These systems were far less sophisticated than those being developed by the United States and Israel. In any case, to "fly" drones over any distance requires real-time direct-communications links via satellites. Iran doesn't have such systems, and to maintain links would either need forward-operating units or have to "buy" time on commercial communications satellites.

A new phase

Yet the Iranian drone programme has a twofold significance. First, it is a mature programme developed over some thirty years - perhaps often rather crude, but showing a commitment and ability that may well be shared with others. Jeremy Binnie, for example, reports that the Sudanese government has used Iranian drones, and that Venezuela has received Iran's assistance in developing its own drones (see "An asymmetrical drone war", 19 August 2010) .

Second, a revealing Israeli experience occurred on 6 October 2012. It seems, as far as the details can be pieced together, that a drone was assembled in southern Lebanon from components supplied by Iran; launched by Hizbollah, possibly aided by Iranian personnel; then "piloted" to fly offshore down the Mediterranean coast of Israel before turning east over land towards the northern part of the Negev desert. An Israeli Defence Forces statement says that the drone was spotted off the coast of Gaza, implying that it had initially evaded Israeli coastal-surveillance systems, and was eventually shot down in the Yatir forest area near the West Bank.

Israeli sources say the drone was observed for some time before being shot down when it was approaching sensitive areas. This seems implausible, since it could have been armed and could have diverted very quickly towards a town or village at any stage.

What is more interesting is that since the drone flew a substantial distance there must have been some way in which it could be kept in communication with its operating base in southern Lebanon. This suggests that Iran had either found a way of using commercial satellite links or else had personnel established in Gaza that could maintain communications, coordinating their activities with those in that Lebanese base.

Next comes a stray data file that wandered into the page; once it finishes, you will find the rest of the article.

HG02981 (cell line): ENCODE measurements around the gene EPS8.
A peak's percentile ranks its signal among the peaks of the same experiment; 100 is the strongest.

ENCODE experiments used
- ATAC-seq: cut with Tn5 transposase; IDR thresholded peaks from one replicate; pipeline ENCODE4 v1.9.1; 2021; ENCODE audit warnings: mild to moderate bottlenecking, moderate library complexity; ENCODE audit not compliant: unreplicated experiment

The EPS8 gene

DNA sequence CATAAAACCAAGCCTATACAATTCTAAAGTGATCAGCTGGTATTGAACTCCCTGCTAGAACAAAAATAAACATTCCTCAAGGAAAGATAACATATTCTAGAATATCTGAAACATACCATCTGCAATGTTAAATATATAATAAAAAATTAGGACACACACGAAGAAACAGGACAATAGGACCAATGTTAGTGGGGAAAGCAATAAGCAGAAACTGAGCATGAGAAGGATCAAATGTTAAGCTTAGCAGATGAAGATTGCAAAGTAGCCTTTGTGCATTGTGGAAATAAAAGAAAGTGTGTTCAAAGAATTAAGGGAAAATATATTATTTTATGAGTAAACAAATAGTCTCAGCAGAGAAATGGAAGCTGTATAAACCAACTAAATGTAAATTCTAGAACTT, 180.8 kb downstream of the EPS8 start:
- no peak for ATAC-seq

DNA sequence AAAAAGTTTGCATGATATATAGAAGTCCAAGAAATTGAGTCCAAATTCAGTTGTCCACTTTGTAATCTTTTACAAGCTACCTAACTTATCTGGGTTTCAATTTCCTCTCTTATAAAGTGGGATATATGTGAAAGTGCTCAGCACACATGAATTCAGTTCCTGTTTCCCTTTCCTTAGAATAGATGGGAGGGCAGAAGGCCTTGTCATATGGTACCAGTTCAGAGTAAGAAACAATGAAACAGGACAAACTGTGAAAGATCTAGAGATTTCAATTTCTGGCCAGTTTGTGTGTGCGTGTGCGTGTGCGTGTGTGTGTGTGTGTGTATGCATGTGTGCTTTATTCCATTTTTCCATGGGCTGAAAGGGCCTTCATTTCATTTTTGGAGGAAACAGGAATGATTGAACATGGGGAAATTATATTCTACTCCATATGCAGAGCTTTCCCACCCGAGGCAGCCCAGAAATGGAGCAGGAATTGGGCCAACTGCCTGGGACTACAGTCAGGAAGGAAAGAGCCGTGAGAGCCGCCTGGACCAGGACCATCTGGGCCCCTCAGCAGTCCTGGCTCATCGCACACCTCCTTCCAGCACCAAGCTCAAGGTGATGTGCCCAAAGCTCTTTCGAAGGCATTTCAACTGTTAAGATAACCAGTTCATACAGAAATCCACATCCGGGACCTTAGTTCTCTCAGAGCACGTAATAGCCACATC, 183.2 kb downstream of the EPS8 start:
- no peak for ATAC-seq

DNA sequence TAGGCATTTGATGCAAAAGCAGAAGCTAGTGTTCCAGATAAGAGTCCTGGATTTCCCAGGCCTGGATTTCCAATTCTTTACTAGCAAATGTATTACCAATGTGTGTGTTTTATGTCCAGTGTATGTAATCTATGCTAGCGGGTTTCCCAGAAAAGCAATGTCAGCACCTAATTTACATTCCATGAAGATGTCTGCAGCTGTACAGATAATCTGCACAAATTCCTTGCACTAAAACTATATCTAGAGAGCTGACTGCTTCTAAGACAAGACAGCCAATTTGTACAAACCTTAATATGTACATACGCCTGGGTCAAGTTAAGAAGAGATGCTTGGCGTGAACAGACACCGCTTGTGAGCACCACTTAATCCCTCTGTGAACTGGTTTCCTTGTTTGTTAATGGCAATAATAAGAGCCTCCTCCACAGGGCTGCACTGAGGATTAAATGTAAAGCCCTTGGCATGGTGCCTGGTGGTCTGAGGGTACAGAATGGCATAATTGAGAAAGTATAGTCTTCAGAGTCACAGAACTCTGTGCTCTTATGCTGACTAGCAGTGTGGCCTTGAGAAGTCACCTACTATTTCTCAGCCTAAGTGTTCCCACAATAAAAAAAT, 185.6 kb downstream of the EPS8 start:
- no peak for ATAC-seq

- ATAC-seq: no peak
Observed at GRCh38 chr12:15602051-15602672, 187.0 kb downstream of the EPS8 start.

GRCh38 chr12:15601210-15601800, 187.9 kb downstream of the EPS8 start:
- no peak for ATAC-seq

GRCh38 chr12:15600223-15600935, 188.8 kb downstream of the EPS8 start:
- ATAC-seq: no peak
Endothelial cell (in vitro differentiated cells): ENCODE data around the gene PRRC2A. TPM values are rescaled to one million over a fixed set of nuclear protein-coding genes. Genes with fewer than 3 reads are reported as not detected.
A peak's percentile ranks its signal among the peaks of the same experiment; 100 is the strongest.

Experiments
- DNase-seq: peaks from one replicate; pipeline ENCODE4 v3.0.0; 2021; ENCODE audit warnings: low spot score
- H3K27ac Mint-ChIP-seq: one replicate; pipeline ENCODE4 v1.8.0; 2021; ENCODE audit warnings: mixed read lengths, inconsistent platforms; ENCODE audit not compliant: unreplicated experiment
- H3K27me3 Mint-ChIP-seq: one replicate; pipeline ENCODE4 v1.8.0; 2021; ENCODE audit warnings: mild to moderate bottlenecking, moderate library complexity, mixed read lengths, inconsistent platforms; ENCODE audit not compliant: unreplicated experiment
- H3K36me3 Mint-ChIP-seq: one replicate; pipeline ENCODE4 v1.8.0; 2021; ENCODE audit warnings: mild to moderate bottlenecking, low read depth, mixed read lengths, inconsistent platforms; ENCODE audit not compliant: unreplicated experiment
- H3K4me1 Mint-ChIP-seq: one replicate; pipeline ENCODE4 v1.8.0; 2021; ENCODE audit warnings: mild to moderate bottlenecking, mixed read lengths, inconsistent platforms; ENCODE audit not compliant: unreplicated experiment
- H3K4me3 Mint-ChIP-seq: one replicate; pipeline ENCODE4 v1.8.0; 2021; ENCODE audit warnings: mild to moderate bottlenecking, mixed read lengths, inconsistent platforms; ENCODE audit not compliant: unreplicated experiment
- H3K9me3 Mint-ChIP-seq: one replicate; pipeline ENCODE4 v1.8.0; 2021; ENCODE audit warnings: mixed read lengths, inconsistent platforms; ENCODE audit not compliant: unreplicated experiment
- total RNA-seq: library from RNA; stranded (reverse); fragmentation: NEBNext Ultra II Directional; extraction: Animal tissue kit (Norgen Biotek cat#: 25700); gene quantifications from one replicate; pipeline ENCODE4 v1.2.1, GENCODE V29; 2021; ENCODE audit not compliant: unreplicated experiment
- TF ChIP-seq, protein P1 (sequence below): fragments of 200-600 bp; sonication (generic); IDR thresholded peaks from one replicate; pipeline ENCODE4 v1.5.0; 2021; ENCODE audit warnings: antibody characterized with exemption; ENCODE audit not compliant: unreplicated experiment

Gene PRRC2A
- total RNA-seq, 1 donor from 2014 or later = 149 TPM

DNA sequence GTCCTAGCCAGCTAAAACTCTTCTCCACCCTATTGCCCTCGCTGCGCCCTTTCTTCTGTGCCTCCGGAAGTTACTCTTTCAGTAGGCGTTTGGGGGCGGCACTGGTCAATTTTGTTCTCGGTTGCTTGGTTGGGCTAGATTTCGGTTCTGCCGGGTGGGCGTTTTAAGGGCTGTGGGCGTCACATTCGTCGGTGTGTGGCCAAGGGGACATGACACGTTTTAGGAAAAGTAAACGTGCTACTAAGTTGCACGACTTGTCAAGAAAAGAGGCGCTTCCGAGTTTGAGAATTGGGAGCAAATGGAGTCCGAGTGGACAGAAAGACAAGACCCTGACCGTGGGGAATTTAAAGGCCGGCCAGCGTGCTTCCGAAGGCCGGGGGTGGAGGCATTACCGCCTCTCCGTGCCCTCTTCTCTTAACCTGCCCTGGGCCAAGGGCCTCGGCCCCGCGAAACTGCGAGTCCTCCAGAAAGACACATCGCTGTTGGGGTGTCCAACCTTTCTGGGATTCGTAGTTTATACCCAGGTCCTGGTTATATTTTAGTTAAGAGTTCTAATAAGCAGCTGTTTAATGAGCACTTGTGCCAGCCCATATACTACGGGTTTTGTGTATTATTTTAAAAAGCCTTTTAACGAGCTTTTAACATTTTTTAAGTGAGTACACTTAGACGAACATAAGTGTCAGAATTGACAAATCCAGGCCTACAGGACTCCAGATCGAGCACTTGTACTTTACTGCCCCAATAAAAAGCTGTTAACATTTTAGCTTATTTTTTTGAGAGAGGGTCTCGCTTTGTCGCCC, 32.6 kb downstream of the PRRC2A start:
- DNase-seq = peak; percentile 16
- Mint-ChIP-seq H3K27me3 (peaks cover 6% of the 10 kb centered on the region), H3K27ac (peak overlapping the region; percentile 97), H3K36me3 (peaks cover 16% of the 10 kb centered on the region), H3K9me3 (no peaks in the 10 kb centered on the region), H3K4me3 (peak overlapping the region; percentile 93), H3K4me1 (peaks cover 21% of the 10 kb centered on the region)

None of this is particularly threatening to a state as powerful as Israel.Yet it adds a symbolic dimension - a worrying sense of impotence - that follows the impact of the rockets fired from Gaza to the very end of the conflict.

Furthermore, it is one part of a longer-term process that is more advanced than many people think (see "Hizbollah's warning flight", 5 May 2005). Such is the nature of drone technology that states with intermediate technical capabilities are likely to become serious forces in the drone-orientated world soon to emerge. If the United States can persist with targeted assassinations in northwest Pakistan, acting with seeming impunity as it rewrites the laws of war, and if Israel can do the same in Gaza - why should other countries not follow suit?

The use of armed drones by the Americans, Israelis, British and others may seem hugely attractive in the short term. But it sets a precedent that may be followed much sooner than might be expected. If that proves the case, then Iran's thirty-year drone programme may have done much to bring it about.

About the author

Paul Rogers is professor in the department of peace studies at Bradford University, northern England. He is openDemocracy's international-security editor, and has been writing a weekly column on global security since 28 September 2001; he also writes a monthly briefing for the Oxford Research Group. His books include Why We’re Losing the War on Terror (Polity, 2007), and Losing Control: Global Security in the 21st Century (Pluto Press, 3rd edition, 2010). He is on twitter at: @ProfPRogers

A lecture by Paul Rogers on sustainable security, delivered to the Quaker yearly meeting on 3 August 2011, provides an overview of the analysis that underpins his openDemocracy column. It is available in two parts and can be accessed from here

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Paul Rogers is professor in the department of peace studies at Bradford University, northern England. He is openDemocracy's international-security editor, and has been writing a weekly column on global security since 28 September 2001; he also writes a monthly briefing for the Oxford Research Group. His books include Why We’re Losing the War on Terror (Polity, 2007), and Losing Control: Global Security in the 21st Century (Pluto Press, 3rd edition, 2010). He is on twitter at: @ProfPRogers

A lecture by Paul Rogers on sustainable security, delivered to the Quaker yearly meeting on 3 August 2011, provides an overview of the analysis that underpins his openDemocracy column. It is available in two parts and can be accessed from here